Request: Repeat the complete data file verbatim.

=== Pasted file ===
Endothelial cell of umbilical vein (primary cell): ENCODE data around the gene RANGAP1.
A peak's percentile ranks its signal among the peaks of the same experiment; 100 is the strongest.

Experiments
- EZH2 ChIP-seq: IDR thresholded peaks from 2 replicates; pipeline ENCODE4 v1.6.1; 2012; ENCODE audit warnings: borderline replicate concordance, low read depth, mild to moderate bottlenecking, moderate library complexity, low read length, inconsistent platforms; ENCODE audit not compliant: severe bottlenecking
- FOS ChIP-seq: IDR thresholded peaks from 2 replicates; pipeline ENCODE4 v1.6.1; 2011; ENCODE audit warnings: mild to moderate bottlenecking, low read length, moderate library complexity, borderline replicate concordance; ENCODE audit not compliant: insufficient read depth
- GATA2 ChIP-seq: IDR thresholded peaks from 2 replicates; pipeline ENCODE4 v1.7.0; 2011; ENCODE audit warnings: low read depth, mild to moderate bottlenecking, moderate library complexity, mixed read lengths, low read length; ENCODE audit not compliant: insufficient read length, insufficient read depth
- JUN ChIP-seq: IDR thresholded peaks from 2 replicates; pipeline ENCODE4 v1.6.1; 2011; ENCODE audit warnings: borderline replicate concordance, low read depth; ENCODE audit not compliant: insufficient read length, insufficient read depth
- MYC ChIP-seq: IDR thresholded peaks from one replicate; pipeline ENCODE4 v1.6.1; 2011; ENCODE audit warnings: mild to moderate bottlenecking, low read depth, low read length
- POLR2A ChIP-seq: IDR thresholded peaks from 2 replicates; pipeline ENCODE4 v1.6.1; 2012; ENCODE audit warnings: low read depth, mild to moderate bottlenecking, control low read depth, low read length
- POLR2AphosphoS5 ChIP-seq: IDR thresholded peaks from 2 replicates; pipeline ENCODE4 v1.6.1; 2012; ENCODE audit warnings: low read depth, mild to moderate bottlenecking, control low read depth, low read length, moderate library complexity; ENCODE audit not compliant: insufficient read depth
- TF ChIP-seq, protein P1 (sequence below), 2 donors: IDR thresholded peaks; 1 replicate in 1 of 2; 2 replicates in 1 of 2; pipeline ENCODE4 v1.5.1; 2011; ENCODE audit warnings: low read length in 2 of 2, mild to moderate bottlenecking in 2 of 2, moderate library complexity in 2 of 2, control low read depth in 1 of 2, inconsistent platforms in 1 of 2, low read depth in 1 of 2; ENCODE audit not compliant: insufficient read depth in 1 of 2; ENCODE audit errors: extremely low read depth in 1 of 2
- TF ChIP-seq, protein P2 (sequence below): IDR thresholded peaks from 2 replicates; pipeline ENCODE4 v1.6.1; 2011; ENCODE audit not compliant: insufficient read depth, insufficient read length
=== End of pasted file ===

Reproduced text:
Endothelial cell of umbilical vein (primary cell): ENCODE data around the gene RANGAP1.
A peak's percentile ranks its signal among the peaks of the same experiment; 100 is the strongest.

Experiments
- EZH2 ChIP-seq: IDR thresholded peaks from 2 replicates; pipeline ENCODE4 v1.6.1; 2012; ENCODE audit warnings: borderline replicate concordance, low read depth, mild to moderate bottlenecking, moderate library complexity, low read length, inconsistent platforms; ENCODE audit not compliant: severe bottlenecking
- FOS ChIP-seq: IDR thresholded peaks from 2 replicates; pipeline ENCODE4 v1.6.1; 2011; ENCODE audit warnings: mild to moderate bottlenecking, low read length, moderate library complexity, borderline replicate concordance; ENCODE audit not compliant: insufficient read depth
- GATA2 ChIP-seq: IDR thresholded peaks from 2 replicates; pipeline ENCODE4 v1.7.0; 2011; ENCODE audit warnings: low read depth, mild to moderate bottlenecking, moderate library complexity, mixed read lengths, low read length; ENCODE audit not compliant: insufficient read length, insufficient read depth
- JUN ChIP-seq: IDR thresholded peaks from 2 replicates; pipeline ENCODE4 v1.6.1; 2011; ENCODE audit warnings: borderline replicate concordance, low read depth; ENCODE audit not compliant: insufficient read length, insufficient read depth
- MYC ChIP-seq: IDR thresholded peaks from one replicate; pipeline ENCODE4 v1.6.1; 2011; ENCODE audit warnings: mild to moderate bottlenecking, low read depth, low read length
- POLR2A ChIP-seq: IDR thresholded peaks from 2 replicates; pipeline ENCODE4 v1.6.1; 2012; ENCODE audit warnings: low read depth, mild to moderate bottlenecking, control low read depth, low read length
- POLR2AphosphoS5 ChIP-seq: IDR thresholded peaks from 2 replicates; pipeline ENCODE4 v1.6.1; 2012; ENCODE audit warnings: low read depth, mild to moderate bottlenecking, control low read depth, low read length, moderate library complexity; ENCODE audit not compliant: insufficient read depth
- TF ChIP-seq, protein P1 (sequence below), 2 donors: IDR thresholded peaks; 1 replicate in 1 of 2; 2 replicates in 1 of 2; pipeline ENCODE4 v1.5.1; 2011; ENCODE audit warnings: low read length in 2 of 2, mild to moderate bottlenecking in 2 of 2, moderate library complexity in 2 of 2, control low read depth in 1 of 2, inconsistent platforms in 1 of 2, low read depth in 1 of 2; ENCODE audit not compliant: insufficient read depth in 1 of 2; ENCODE audit errors: extremely low read depth in 1 of 2
- TF ChIP-seq, protein P2 (sequence below): IDR thresholded peaks from 2 replicates; pipeline ENCODE4 v1.6.1; 2011; ENCODE audit not compliant: insufficient read depth, insufficient read length